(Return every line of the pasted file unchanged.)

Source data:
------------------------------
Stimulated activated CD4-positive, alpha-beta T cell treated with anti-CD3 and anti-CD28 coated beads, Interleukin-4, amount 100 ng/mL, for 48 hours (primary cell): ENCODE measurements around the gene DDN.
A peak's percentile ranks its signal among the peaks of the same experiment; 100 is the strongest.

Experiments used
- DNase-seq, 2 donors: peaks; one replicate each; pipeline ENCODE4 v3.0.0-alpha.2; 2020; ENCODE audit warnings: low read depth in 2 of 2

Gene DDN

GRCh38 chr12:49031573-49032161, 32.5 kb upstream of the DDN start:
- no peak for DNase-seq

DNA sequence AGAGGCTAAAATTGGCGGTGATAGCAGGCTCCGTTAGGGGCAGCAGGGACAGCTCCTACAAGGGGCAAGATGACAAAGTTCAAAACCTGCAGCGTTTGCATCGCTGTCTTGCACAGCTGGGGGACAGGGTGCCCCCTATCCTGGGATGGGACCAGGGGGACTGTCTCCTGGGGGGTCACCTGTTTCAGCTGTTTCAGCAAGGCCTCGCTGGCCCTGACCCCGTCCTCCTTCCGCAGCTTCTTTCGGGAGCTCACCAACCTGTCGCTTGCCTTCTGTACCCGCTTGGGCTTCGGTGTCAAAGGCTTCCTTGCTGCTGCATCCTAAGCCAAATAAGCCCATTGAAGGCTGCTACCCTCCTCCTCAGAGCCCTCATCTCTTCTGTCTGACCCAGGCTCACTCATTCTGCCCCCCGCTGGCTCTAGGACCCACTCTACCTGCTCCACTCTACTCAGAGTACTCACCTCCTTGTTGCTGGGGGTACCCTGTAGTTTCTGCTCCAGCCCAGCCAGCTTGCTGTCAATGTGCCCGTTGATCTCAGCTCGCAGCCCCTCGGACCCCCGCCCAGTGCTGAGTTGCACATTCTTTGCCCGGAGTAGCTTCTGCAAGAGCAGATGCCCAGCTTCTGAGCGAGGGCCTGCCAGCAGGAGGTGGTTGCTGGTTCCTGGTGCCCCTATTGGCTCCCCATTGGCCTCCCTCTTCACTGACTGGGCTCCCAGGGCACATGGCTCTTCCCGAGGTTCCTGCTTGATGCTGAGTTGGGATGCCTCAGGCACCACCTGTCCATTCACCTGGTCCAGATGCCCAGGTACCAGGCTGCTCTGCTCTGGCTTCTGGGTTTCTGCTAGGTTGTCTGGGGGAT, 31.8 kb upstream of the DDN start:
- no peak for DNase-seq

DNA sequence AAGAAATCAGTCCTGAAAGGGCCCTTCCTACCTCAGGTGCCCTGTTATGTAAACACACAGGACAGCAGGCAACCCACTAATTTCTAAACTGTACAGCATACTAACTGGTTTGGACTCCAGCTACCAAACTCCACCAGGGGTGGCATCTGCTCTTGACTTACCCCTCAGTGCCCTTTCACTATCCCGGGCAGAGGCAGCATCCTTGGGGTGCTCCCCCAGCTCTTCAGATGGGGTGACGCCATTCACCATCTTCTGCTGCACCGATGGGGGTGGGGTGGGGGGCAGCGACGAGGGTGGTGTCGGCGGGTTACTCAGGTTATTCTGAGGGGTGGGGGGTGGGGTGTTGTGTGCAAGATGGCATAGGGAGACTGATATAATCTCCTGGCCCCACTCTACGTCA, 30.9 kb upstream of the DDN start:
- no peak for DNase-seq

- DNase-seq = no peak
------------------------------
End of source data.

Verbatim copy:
Stimulated activated CD4-positive, alpha-beta T cell treated with anti-CD3 and anti-CD28 coated beads, Interleukin-4, amount 100 ng/mL, for 48 hours (primary cell): ENCODE measurements around the gene DDN.
A peak's percentile ranks its signal among the peaks of the same experiment; 100 is the strongest.

Experiments used
- DNase-seq, 2 donors: peaks; one replicate each; pipeline ENCODE4 v3.0.0-alpha.2; 2020; ENCODE audit warnings: low read depth in 2 of 2

Gene DDN

GRCh38 chr12:49031573-49032161, 32.5 kb upstream of the DDN start:
- no peak for DNase-seq

DNA sequence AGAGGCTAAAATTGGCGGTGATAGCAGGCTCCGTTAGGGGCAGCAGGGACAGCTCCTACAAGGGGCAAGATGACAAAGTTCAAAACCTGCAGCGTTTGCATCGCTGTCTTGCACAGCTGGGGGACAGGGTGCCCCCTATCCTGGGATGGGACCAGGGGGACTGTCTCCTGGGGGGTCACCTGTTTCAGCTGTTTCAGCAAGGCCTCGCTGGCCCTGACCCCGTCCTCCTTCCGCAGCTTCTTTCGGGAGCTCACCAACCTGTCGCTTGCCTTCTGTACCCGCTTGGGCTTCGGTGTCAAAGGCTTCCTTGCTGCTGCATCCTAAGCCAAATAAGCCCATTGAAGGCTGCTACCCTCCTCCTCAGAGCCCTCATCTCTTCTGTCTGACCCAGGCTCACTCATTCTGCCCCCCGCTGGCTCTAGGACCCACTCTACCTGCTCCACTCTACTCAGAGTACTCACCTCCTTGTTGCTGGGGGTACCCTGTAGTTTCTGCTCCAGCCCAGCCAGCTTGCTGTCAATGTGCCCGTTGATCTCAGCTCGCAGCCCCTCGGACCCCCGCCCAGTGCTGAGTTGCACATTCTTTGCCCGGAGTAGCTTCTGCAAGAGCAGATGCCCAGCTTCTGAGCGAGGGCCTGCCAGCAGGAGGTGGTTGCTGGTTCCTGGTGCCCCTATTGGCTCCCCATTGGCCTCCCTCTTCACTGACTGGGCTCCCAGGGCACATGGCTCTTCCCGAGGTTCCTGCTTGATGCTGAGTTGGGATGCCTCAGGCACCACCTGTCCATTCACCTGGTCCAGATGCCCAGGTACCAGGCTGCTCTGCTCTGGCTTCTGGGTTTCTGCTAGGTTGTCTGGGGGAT, 31.8 kb upstream of the DDN start:
- no peak for DNase-seq

DNA sequence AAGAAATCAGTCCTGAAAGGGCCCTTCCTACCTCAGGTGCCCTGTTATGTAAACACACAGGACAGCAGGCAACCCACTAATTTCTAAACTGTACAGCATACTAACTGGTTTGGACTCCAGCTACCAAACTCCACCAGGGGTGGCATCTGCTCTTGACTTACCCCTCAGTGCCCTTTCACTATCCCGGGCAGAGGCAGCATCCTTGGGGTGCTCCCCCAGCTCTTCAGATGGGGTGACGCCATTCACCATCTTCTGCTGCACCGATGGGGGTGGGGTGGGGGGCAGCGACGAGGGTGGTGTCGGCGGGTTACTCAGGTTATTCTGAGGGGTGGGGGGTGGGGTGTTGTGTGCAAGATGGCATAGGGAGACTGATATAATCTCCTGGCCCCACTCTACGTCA, 30.9 kb upstream of the DDN start:
- no peak for DNase-seq

- DNase-seq = no peak